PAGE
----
Improving outdoor human-thermal environment by optimizing the reflectance of water-retaining pavement through subjective field-based measurements

Yasuhiro Shimazaki*, Masashige Aoki, Kenji Karaki, Atsumasa Yoshida

*Corresponding author for this work

Research output: Contribution to journalArticlepeer-review

11 Citations (Scopus)


The role of urban surfaces in climate is recognized worldwide. Cool pavements such as reflective and water-retaining pavements contribute to the mitigation of urban heat. To optimize the cooling performance of a combination of reflective and evaporative characteristics, water-retaining (WR) pavements, with reflectance values of 13% (WR13) and 25% (WR25), were used and compared to a conventional asphalt pavement (AS). In addition to measuring surface and atmospheric temperatures, human-energy balance known as “human-thermal load” was assessed using perceptive responses obtained from participants (n = 78). Experimental insolation conditions were classified as low-, medium-, and high-based on radiation effects. Water-retaining pavements demonstrated significant surface temperature reductions compared to the overall AS; however, air temperature and humidity above the pavement were less sensitive, and they were not significantly different between the two distinct pavements. Under high insolation, local thermal comfort improved and skin temperatures of the lower body reduced. These consequently reduced the temperature perceived in the whole-body and improved the thermal environment on the surface of WR13. These results can be reasonably explained using the human-thermal load. The increase in thermal load from reflected solar radiation is limited below a certain level of insolation. The overall radiation received by WR13 was moderate from both ground-reflected and -sourced infrared radiation sources. The human-thermal load of WR13 was significantly different from that of AS under high insolation. A modest reflective pavement, such as WR13, is anticipated to improve human thermal comfort.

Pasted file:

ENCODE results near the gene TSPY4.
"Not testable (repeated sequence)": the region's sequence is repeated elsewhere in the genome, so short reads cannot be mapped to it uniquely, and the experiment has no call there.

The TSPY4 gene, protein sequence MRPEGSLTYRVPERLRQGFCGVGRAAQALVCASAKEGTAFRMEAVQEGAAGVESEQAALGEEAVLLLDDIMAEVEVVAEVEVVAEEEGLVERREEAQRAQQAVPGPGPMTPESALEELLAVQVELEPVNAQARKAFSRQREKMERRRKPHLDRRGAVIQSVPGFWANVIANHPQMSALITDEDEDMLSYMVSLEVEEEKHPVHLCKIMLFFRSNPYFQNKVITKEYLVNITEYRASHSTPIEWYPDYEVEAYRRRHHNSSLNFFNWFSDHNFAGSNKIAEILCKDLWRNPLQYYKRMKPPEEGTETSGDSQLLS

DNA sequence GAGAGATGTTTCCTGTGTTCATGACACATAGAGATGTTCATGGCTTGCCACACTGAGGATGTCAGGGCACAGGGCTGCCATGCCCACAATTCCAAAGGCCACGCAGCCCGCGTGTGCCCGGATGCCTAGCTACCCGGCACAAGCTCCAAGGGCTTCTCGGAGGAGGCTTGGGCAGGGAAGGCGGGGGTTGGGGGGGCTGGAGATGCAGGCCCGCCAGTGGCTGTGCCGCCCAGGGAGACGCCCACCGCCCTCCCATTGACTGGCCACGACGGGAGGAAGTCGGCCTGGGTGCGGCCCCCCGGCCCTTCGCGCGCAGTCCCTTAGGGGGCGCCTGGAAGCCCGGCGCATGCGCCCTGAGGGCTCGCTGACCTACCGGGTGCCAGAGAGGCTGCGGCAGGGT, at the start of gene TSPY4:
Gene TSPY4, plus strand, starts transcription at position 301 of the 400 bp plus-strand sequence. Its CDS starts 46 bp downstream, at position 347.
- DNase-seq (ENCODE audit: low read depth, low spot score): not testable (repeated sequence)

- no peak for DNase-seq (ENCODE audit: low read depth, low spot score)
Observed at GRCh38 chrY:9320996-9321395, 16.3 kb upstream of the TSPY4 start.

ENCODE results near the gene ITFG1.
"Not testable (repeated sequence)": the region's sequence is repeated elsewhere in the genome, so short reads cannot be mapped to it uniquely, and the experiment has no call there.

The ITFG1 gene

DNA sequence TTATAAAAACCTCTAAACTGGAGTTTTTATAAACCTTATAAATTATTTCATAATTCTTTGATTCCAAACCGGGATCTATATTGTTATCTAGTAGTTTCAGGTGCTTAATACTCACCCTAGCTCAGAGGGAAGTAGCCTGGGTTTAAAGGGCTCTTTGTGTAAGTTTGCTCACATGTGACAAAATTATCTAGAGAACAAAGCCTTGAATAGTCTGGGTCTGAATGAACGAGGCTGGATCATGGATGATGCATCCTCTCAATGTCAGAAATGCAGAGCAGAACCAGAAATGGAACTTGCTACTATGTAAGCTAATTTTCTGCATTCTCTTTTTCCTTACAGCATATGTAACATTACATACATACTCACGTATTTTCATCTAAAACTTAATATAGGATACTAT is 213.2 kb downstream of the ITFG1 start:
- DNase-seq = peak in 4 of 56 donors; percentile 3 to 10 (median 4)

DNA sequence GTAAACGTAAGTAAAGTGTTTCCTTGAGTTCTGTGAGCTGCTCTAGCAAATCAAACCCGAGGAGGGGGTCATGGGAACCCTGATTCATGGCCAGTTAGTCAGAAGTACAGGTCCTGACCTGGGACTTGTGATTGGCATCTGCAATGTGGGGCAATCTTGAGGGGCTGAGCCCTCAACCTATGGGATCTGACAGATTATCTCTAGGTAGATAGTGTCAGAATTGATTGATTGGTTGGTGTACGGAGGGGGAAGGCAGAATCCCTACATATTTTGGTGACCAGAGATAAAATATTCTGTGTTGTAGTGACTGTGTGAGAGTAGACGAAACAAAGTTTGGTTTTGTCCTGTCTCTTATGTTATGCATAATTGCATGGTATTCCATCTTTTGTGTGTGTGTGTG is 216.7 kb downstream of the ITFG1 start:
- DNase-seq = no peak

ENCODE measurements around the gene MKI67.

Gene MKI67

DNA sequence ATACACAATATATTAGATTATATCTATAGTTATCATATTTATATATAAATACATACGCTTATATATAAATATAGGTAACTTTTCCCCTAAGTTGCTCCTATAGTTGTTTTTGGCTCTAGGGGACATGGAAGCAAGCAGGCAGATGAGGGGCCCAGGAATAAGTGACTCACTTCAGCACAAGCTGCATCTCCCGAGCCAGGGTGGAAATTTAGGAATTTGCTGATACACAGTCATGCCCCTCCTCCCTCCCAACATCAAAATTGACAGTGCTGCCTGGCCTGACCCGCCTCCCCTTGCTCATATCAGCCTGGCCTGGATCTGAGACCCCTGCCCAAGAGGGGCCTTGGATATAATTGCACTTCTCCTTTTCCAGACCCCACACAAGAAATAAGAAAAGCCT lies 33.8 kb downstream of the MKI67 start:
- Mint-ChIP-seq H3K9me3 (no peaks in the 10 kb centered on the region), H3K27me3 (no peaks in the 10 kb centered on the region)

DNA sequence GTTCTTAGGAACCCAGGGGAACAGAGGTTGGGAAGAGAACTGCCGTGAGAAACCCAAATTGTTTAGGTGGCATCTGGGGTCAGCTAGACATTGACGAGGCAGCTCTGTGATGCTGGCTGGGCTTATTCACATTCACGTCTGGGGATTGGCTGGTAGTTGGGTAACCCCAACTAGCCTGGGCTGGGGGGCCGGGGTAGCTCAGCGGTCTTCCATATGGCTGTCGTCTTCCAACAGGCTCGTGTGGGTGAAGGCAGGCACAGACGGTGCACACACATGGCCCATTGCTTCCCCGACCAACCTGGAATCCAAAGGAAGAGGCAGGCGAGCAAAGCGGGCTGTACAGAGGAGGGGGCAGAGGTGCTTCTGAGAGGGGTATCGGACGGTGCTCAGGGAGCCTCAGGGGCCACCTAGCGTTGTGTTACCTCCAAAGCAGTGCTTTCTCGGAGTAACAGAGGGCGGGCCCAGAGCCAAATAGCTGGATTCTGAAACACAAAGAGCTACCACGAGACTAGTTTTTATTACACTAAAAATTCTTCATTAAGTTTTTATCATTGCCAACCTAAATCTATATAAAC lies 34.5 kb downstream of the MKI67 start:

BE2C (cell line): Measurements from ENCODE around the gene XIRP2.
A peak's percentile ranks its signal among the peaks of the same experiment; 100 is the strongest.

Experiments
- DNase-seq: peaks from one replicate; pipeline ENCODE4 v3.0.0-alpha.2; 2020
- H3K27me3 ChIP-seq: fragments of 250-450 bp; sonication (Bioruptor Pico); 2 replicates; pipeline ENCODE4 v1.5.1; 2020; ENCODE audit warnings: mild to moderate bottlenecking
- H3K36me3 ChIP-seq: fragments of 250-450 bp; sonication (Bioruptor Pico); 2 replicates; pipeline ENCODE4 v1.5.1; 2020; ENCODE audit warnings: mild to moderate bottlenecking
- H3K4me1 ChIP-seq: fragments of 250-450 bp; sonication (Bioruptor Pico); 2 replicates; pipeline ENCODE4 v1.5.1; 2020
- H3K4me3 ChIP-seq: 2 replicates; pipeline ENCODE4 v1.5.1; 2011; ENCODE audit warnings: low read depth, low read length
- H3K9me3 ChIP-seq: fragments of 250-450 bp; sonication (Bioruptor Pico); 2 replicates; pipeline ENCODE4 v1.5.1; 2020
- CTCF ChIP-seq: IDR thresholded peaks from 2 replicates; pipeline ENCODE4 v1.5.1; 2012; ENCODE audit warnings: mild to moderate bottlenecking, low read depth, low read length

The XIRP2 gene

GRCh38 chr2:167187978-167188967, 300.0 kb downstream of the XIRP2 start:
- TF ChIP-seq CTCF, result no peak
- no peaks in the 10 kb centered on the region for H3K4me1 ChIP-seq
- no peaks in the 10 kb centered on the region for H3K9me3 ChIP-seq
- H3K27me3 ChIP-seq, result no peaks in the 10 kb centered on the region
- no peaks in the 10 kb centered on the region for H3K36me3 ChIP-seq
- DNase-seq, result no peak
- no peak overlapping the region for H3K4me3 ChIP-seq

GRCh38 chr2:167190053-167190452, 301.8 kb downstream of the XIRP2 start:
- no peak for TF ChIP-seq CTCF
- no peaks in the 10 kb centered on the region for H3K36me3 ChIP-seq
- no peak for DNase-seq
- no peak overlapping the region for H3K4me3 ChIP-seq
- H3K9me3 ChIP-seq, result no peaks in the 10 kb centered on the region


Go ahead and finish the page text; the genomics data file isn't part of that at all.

Original languageEnglish
Article number108695
JournalBuilding and Environment
Publication statusPublished - 2022 Feb 15
Externally publishedYes


  • Cool material
  • Evaporation
  • Field experiment
  • Human-energy balance
  • Pedestrian surfaces
  • Thermal comfort

ASJC Scopus subject areas

  • Environmental Engineering
  • Civil and Structural Engineering
  • Geography, Planning and Development
  • Building and Construction


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